Leipziger Strasse 4, Berlin

The German Reichstag in 1889 in the photographs of Julius Braatz

Carola Jüllig and Juliane Hähnlein | 13 January 2021

In January 2020 the Deutsches Historisches Museum received an offer to purchase a very special portfolio of photographs . It came from the holdings of the Bismarck family and contained a collection of photos of the old Reichstag – the building and people – that was already known under the name “The German Reichstag and its Home” and is now an important object in the photo collection of the DHM. In this DHM blog, Juliane Hähnlein, research volunteer at our museum until October 2020, and Carola Jüllig, head of the photo collection, focus their attention on the Bismarck family album and on a little-known aspect of German history.

In a total of 184 photos the photographer Julius Braatz (1844–1914) captured images of the delegates, attendants and rooms of the old parliamentary building at Leipziger Strasse 4 in April and May of the year 1889. Some of them were taken on the day Chancellor Otto von Bismarck entered the building for the last time, on 18 May 1889.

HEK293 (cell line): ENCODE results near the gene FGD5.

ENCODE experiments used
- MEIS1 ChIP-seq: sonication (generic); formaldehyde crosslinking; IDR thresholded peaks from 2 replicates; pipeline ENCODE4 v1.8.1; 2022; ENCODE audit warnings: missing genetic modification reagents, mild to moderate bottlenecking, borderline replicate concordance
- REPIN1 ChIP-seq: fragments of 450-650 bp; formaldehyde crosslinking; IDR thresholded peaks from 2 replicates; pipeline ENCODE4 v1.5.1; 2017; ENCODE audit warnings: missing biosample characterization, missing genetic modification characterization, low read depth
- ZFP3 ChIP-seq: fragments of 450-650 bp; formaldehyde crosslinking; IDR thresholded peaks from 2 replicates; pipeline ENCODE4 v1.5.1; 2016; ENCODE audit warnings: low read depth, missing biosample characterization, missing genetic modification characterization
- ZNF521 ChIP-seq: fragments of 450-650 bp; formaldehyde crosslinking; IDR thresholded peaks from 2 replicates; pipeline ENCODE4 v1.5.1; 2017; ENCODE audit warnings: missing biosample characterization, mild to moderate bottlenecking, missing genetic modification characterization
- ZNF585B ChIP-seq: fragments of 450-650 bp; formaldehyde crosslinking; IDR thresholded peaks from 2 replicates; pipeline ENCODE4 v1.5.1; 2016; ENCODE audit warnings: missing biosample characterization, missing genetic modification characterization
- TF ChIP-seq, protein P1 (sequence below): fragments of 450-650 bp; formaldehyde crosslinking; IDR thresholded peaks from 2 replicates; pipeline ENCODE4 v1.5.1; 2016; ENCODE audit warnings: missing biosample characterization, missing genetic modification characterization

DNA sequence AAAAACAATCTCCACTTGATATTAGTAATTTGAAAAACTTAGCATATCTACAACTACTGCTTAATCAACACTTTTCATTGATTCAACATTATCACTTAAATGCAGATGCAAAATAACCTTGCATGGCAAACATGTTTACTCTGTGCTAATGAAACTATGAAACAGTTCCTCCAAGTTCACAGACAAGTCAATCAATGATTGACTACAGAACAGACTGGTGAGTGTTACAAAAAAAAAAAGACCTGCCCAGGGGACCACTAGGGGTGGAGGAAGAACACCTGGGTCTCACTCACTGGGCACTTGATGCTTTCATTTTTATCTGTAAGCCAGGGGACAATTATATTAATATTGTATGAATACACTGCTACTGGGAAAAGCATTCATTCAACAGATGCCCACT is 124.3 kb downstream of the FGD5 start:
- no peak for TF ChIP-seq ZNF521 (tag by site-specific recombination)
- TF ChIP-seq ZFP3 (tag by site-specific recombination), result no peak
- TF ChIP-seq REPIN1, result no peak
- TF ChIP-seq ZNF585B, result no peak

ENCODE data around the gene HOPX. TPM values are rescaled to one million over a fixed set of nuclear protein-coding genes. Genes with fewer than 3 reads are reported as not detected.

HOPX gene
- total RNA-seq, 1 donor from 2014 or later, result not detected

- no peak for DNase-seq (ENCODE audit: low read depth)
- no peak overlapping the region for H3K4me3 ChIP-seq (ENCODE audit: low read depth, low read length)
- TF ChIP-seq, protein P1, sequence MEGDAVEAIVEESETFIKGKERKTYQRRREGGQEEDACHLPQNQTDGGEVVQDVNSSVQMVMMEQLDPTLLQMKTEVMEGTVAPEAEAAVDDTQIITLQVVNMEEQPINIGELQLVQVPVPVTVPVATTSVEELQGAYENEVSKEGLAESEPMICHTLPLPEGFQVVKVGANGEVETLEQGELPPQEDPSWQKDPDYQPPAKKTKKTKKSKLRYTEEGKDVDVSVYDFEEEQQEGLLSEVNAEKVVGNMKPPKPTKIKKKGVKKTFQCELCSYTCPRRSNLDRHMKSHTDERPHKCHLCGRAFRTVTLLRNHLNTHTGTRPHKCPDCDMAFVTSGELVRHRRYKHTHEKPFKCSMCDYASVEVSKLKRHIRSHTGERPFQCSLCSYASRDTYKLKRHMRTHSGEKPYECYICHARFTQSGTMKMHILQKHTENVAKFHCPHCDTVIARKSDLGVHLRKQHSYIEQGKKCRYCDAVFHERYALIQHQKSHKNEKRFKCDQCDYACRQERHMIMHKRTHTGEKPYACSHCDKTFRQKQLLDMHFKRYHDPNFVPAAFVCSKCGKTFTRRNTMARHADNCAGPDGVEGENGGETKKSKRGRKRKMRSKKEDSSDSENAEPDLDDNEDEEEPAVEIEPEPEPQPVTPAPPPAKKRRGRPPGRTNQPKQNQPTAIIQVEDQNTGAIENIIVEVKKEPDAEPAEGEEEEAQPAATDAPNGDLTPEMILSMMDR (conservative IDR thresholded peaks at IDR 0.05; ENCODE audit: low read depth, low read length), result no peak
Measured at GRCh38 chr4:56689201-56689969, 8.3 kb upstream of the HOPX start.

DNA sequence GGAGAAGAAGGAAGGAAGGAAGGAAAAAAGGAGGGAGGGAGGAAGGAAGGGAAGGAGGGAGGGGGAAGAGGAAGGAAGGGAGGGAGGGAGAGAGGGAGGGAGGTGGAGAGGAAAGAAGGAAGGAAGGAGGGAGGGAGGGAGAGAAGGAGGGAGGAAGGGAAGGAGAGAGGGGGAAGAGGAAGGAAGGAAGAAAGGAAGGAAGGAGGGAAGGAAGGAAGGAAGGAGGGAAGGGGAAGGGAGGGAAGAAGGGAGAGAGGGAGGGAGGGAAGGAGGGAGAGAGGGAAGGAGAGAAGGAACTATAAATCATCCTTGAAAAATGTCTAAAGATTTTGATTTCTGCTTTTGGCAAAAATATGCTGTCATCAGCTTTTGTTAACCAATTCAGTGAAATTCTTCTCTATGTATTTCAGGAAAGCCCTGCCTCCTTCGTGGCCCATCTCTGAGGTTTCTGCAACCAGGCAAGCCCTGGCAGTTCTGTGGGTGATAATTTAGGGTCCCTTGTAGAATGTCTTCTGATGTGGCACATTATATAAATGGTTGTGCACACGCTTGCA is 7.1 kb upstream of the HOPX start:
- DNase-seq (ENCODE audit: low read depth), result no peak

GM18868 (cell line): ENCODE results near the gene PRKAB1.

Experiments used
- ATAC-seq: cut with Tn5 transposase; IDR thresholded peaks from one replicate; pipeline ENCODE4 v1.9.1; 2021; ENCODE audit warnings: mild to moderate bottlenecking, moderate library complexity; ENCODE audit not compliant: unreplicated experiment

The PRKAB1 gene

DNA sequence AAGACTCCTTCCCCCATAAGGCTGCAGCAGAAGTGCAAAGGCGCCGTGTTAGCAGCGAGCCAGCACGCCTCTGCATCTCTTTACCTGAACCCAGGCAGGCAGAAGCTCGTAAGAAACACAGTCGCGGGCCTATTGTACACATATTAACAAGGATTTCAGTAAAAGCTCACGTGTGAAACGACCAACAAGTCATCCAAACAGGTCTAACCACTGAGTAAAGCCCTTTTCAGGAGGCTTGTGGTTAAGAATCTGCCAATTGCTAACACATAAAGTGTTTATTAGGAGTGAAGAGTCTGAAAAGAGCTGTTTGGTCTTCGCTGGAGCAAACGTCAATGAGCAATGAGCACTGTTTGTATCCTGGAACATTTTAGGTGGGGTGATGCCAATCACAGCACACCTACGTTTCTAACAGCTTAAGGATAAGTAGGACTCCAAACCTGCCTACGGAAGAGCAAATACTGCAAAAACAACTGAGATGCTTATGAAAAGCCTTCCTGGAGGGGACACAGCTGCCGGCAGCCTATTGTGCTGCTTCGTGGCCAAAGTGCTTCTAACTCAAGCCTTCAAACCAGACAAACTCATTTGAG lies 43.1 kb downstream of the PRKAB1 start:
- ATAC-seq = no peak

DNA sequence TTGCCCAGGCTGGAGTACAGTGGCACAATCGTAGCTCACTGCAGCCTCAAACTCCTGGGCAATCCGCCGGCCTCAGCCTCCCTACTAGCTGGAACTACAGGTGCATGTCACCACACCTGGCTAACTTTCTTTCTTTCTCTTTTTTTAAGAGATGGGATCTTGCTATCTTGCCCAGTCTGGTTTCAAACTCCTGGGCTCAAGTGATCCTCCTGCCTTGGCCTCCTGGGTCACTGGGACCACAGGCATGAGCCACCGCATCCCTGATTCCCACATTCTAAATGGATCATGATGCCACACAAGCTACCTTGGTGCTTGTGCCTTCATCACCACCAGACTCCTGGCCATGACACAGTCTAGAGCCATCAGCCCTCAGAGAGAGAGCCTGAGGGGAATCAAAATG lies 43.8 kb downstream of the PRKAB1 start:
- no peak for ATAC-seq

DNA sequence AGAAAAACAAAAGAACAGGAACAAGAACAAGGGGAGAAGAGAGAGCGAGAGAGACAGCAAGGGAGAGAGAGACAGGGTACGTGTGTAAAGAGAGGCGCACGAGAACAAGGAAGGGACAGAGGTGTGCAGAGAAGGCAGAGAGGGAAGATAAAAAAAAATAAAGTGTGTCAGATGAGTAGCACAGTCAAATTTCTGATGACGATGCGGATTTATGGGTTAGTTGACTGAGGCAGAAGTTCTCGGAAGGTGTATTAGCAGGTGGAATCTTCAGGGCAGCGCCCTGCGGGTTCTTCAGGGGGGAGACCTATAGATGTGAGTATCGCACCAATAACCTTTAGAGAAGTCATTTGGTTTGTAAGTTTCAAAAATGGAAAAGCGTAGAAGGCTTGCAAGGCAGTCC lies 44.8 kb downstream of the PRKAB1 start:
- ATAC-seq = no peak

That Julius Braatz was given the opportunity to take the photographs was a novelty and an exception for both the Reichstag and for photography itself. Never had a photographer advanced all the way into the offices of the delegates, let alone that of Bismarck; Braatz took the initiative himself to document the old Reichstag in “snapshots” before it moved into the new Reichstag building.

The old Reichstag building

Parliament sat in the house at Leipziger Strasse 4 until 1894, when the Reichstag building at Königsplatz, designed by Paul Wallot, was completed, which from then on acted as the representative seat of the German Empire and home of the parliament. The old building in Leipziger Strasse had an assembly hall, lounges, offices, administrative rooms and a library as well as a large foyer, where most of Braatz’s group portraits were made. The Reichstag building at Leipziger Strasse 4 disappeared quickly from public remembrance because no photo of the exterior of the house exists. It was originally built for the Royal Prussian Porcelain Manufactory. Braatz’s photos show a number of functional rooms, such as writing and reading rooms, and even the “Restauration” where the delegates could get something to eat and drink.